Friday I spent way longer than I expected to in the hairdressers.  The pink, which went in in November, has been replaced with orange (it’s not as bad as it sounds, but I can’t get a good photo yet!) and that involved more bleaching before the colour, hence the entrapment in the salon.  It wasn’t as bad as I make it sound, but nearly three hours is a long time to be sitting in a gown looking less than glam.

Last week I started on my ‘be active, eat well and exercise’ campaign and it’s gone pretty well if I’m honest.  I’ve walked to and from work everyday, even if I didn’t want to as the bus seemed to be at least 15 minutes away, and I’m way too impatient to wait.  I’ve done well avoiding bars of chocolate, though I did crack open a packet of crisps on the day I took soup to work as I was still hungry.

The exercise DVD is getting easier, which is good I think, and I’ve only missed or shortened it on a couple of days which is much better than I expected.  I’ve another week on this level, then there’s a new DVD to master - and one that I’ve not made it to before.  I’ve not tried on the outfit again (yet) but my everyday clothes are starting to feel more comfortable so I’m hoping it’s good news, but I know it’s not time yet to stop and celebrate.  We’ve a few nights out planned in the next few weeks, which will need navigating and they’ll be the celebrations.

I’ll share more about my visit to the Ideal Home Show here tomorrow, but it seemed quite quiet although I’m not sure if that’s because everyone was either marching or avoiding Central London because of the march, or just not at the show for whatever reason.  There were many of the same things as usual at the show, but with a few exciting additions, which for me were:

WILLOW WANDS

WILLOW WANDS

OMIA PEACEFUL FURNISHINGS

OMIA PEACEFUL FURNISHINGS

CIRCLES FROM PUJI

CIRCLES FROM PUJI

The Willow Wands are fantastic, I bought three of the small size for £20 and plan to use two of them in our large black pots by the conservatory, replacing the box ball.  One box has already gone and I’ve a feeling a second may not last too long.  The box caterpillar has made it to Greenwich and while we can spray them, I wonder if it’s just a matter of time and maybe it’s time for a change - but we’ll see. 

The highly decorative teak furniture on the Omia stand is imported from Bali and the detail is exquisite, and there’s much more to it than the cabinet I’ve shown, but more on that another day.  Puji also specialise in teak furniture, but have so much more too. They’re a Manchester based company who specialise in sustainable and eco-friendly reclaimed teak furniture, but again more on them another day.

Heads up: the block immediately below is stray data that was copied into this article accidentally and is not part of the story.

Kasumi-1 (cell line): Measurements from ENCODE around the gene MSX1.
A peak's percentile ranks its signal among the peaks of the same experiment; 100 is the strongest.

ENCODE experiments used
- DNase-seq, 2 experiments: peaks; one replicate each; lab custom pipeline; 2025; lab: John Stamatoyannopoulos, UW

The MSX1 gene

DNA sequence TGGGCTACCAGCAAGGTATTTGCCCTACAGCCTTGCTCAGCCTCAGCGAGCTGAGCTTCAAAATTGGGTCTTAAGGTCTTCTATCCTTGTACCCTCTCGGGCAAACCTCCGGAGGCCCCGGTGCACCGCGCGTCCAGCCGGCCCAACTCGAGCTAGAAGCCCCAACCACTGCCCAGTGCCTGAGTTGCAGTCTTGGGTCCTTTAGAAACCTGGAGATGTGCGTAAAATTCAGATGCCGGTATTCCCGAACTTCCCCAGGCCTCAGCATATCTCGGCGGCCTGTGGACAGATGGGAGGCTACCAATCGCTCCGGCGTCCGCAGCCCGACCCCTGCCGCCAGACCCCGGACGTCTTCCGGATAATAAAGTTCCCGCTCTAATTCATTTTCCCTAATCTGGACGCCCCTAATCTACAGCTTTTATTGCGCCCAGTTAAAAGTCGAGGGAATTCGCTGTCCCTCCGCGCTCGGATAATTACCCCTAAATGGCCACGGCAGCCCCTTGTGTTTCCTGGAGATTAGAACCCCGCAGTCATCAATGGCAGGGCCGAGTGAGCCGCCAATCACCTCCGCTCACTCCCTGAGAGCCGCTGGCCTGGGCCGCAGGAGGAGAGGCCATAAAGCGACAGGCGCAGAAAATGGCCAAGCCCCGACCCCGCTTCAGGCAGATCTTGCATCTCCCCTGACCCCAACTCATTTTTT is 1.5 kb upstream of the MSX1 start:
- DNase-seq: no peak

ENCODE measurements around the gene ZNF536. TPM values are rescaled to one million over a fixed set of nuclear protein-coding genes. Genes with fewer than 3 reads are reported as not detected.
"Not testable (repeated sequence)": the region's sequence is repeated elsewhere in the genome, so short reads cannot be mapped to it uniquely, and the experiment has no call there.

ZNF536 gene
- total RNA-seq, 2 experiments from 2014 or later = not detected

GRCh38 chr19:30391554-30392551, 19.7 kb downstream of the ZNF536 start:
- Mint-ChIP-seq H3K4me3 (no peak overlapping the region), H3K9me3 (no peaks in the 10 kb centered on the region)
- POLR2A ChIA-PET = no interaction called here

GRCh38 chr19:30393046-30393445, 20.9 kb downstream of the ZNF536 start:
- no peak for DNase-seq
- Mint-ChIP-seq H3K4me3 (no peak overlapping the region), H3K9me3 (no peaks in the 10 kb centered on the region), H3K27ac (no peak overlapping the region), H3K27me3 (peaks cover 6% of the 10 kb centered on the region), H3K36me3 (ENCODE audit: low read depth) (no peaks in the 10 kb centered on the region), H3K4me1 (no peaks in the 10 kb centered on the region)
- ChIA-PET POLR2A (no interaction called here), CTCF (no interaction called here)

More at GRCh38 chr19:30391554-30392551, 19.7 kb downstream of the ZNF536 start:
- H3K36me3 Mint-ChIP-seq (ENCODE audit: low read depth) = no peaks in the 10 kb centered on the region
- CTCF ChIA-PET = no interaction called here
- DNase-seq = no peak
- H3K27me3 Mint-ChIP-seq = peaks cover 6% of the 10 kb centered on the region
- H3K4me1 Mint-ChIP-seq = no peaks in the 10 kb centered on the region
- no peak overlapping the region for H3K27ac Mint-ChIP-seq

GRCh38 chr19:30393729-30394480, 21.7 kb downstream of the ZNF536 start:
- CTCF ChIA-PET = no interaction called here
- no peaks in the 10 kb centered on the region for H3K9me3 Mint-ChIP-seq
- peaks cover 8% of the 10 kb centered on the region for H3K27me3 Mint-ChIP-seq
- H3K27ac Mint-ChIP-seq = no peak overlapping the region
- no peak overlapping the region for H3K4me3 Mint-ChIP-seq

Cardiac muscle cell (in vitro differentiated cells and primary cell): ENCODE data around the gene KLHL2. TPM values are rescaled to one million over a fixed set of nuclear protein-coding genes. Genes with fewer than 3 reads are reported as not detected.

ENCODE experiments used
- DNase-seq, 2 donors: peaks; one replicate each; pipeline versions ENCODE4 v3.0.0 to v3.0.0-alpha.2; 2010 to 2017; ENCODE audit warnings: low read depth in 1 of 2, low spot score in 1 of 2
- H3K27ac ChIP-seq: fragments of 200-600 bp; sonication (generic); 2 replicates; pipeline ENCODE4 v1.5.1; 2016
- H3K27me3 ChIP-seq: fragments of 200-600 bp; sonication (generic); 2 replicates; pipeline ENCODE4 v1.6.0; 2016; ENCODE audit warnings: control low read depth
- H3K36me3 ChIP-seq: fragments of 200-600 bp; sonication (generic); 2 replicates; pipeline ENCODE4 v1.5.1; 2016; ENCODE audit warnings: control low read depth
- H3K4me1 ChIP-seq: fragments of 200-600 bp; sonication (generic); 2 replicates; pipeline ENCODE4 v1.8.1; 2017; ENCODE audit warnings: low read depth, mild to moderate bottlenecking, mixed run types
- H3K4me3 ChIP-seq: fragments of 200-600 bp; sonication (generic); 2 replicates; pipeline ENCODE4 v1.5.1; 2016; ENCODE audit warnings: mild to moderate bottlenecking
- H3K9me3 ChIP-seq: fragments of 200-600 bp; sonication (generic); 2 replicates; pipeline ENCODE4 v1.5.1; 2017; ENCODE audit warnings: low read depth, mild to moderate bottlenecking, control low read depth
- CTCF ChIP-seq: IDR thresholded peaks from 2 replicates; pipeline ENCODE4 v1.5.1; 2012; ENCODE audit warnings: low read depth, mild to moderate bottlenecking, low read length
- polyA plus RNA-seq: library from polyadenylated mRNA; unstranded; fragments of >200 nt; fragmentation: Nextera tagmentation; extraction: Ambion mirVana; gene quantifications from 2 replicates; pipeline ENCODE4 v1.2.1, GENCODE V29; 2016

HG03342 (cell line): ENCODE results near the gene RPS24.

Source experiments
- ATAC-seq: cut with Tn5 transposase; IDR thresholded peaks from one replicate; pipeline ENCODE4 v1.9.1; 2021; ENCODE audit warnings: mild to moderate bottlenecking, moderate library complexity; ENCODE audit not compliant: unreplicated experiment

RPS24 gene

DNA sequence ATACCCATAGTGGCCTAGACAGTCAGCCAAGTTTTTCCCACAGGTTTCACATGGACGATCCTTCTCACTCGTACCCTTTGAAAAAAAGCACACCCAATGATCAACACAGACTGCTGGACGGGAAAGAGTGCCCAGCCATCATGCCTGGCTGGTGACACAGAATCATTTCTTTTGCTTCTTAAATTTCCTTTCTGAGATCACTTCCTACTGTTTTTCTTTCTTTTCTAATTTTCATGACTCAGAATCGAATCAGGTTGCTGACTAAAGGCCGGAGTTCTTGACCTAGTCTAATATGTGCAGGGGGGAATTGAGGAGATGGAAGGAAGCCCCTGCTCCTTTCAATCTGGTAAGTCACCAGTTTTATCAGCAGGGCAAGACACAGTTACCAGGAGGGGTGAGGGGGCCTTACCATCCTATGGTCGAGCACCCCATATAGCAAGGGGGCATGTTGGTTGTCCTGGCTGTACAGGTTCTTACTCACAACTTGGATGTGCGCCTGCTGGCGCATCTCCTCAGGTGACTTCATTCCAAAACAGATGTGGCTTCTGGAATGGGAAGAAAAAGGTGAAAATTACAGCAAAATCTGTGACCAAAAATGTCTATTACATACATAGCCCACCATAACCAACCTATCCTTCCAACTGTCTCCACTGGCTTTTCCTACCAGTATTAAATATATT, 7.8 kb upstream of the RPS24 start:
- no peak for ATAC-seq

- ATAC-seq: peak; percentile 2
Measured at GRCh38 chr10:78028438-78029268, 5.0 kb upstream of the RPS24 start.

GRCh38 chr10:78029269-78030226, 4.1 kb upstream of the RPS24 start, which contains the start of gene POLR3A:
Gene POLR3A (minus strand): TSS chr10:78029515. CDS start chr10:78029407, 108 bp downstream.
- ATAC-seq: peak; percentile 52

There was only one house as such this year, although it was a modular house that can evolve with families and so was actually two houses.  But it’s a clear trend for the show, there’s definitely less houses than there used to be and while that’s a shame it’s understandable as I’m sure they’re not cheap to make happen.

The good news was that the garden ‘room sets’ were back and the garden section was in the main part of the hall.  I’ll be sharing photos from the four garden room sets, although I’ve less photos of the family fun space.  There was no voting for these spaces this year, but my vote would be for the Upcycled Garden and not because I had a lovely chat with Max McMurdo, the designer and recycler extraordinaire - he was lovely, and happy to chat, despite trying to snaffle his lunch at the same time.

PALLETS AND PIZZA OVENS - YES PLEASE!

PALLETS AND PIZZA OVENS - YES PLEASE!

There were room sets galore, the theme was a bit lame this year I thought - royalty - but there were some lovely items in the rooms and I’d be happy to have too. I’ll be sharing more of the all of the room sets, and the garden ones too here, so look out for those.

On Sunday we were off out again, but closer to home. I’d got tickets for the re-opening weekend of the Painted Hall at the Old Royal Naval College. It’s pretty much next to where I work and so it was nice to pop along and see what’s been going on in the building next door. And it is pretty amazing, we’d heard that following the restoration there was a £12 entry fee, which sounded steep. However, it’s worth it and you can use your ticket for the whole year which, even if you’re just a visitor, isn’t such a bad deal.

The ceiling takes your breath away, you might have seen photos of it already but I’m sharing another here and will share more later on in the week. It really is a gem and no photo can do it justice, so if you’re ever in Greenwich go along and see it for yourself. And give me a shout, if I’m able to I’ll pop out and say hello.

The Painted Hall in Greenwich